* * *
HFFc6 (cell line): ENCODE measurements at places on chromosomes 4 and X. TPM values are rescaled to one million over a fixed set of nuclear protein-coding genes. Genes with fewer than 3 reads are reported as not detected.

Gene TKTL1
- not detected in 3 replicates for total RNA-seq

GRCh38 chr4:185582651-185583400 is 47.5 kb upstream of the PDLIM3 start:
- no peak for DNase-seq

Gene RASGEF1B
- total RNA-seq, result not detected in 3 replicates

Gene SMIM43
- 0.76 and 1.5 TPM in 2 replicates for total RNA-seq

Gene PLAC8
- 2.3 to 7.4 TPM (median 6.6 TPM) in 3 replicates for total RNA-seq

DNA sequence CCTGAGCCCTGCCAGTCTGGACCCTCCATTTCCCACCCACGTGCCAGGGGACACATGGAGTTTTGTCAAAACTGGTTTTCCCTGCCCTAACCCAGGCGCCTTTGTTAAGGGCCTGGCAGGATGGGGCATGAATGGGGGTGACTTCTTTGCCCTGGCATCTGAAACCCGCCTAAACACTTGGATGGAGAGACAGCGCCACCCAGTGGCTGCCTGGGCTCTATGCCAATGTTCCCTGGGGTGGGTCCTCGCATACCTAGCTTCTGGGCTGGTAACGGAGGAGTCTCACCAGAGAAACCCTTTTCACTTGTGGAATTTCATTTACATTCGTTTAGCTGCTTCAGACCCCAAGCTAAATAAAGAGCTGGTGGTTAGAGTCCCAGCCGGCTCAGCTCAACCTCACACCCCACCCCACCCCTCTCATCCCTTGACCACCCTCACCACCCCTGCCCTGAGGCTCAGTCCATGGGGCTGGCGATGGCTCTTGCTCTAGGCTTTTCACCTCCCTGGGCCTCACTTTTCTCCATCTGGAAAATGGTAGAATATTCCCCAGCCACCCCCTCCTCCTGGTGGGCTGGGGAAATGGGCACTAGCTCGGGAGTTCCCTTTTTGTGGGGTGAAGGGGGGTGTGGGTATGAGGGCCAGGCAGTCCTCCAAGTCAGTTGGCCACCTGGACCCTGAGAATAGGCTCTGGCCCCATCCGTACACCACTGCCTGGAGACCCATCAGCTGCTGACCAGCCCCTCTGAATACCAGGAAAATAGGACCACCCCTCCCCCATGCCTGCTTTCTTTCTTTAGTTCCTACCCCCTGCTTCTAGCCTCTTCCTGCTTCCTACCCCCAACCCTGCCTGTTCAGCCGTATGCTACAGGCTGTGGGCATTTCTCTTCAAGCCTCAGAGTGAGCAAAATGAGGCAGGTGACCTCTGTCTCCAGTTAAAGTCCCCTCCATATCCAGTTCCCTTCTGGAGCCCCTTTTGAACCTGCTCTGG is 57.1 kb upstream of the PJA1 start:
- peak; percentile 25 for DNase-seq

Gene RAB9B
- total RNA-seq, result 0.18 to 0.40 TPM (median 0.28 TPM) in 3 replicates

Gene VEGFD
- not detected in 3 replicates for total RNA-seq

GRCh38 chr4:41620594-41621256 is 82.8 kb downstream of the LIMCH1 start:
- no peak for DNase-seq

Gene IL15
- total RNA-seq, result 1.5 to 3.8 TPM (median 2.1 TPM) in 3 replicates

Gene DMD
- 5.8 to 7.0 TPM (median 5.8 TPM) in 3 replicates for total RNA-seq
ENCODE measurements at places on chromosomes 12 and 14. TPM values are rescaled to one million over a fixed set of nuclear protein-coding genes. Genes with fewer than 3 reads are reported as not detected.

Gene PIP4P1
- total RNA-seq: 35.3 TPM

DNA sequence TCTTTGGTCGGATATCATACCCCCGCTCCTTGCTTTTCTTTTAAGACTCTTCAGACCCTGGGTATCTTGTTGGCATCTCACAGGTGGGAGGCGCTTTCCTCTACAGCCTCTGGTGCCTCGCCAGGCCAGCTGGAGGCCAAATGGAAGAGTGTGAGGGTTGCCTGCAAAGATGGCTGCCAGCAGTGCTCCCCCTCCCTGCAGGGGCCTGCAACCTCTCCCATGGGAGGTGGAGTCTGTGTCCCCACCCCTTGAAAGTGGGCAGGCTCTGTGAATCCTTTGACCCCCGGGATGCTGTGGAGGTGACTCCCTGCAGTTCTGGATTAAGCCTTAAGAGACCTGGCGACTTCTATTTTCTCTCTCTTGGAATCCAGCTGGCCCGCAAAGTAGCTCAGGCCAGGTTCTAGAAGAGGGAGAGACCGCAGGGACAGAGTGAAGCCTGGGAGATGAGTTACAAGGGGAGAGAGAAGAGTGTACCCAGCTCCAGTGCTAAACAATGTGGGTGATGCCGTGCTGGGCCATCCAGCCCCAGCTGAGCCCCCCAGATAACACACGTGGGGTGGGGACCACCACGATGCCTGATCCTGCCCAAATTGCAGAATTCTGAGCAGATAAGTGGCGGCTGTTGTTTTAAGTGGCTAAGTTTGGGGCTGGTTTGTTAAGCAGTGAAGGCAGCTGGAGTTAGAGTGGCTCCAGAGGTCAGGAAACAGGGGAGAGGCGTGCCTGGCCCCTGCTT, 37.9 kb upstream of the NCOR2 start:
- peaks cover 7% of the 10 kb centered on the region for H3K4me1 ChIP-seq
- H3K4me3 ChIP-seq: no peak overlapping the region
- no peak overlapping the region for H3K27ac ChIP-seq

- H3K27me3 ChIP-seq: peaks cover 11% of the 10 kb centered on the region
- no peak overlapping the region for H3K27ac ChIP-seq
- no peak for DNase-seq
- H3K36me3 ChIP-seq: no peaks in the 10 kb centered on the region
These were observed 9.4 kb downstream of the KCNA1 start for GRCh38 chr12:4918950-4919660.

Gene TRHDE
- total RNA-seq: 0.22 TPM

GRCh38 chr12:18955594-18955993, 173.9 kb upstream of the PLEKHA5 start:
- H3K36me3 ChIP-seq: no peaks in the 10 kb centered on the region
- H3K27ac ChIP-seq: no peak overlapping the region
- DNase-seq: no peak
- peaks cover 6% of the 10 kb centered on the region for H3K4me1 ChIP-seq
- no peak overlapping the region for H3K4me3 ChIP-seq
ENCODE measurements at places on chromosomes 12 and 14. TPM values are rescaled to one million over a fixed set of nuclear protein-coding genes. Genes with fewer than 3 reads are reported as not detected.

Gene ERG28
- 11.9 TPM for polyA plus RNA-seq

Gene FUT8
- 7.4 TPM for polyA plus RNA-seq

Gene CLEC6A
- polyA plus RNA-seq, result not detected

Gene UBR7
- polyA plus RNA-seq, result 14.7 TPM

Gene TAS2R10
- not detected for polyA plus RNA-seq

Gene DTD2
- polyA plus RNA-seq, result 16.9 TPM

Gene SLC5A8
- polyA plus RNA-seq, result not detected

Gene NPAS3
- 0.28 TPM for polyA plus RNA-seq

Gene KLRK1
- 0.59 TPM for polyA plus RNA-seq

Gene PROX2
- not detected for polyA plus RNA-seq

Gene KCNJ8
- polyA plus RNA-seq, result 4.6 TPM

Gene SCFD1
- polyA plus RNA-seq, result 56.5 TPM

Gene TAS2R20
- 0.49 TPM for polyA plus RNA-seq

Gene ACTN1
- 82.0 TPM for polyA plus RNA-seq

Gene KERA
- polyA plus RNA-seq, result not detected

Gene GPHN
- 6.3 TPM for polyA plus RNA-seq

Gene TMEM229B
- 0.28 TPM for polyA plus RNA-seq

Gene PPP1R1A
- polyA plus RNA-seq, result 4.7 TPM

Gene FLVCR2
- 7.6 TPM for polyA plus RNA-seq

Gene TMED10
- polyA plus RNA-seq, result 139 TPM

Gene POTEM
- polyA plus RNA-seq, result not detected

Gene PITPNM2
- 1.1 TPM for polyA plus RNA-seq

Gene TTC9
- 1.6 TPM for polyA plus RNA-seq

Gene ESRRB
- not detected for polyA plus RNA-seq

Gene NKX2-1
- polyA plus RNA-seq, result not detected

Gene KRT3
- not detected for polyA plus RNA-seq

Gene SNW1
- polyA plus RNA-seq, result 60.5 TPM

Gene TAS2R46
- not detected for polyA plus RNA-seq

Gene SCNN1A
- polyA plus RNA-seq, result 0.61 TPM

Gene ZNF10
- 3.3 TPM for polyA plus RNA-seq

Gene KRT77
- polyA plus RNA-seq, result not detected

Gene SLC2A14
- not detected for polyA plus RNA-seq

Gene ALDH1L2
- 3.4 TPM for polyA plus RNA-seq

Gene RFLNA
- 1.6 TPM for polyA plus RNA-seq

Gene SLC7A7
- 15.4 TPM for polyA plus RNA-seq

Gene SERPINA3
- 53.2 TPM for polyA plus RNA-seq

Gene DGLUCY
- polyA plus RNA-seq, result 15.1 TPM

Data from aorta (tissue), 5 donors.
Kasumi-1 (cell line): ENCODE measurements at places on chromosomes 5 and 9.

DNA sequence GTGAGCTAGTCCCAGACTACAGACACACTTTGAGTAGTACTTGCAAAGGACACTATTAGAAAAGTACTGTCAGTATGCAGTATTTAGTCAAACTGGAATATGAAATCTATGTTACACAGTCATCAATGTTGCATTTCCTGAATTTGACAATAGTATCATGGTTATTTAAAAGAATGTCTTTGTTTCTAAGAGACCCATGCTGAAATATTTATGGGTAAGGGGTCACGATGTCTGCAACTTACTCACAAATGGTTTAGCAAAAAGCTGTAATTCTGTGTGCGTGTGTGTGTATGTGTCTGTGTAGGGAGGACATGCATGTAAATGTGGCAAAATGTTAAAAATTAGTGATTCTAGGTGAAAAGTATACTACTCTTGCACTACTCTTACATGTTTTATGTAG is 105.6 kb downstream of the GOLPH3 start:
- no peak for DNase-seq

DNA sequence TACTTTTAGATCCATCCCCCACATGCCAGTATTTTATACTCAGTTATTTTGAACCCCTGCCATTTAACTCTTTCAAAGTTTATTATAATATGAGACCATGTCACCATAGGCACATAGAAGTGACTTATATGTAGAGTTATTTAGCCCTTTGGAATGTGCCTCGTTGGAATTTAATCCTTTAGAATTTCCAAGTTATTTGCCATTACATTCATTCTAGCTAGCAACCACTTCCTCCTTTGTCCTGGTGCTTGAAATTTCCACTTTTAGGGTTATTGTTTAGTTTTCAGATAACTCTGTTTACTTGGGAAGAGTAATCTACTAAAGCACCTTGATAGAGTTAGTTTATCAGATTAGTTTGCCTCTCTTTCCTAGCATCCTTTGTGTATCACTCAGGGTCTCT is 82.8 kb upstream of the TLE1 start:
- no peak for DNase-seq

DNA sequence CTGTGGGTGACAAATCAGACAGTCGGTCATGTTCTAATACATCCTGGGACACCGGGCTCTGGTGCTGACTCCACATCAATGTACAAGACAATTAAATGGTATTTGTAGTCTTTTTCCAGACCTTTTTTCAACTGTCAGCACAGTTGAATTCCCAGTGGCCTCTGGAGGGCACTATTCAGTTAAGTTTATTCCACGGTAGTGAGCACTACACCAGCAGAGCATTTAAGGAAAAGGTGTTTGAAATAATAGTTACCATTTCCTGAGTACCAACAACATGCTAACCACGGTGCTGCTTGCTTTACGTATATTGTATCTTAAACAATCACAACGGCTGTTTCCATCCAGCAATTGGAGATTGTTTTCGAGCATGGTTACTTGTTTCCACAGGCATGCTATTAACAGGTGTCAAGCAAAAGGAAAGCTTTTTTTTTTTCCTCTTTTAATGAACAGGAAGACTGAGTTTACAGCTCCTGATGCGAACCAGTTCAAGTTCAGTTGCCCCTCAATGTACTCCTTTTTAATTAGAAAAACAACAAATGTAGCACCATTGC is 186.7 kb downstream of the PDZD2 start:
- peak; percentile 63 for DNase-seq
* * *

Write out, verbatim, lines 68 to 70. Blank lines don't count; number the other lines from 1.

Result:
- polyA plus RNA-seq, result 56.5 TPM

Gene TAS2R20
- 0.49 TPM for polyA plus RNA-seq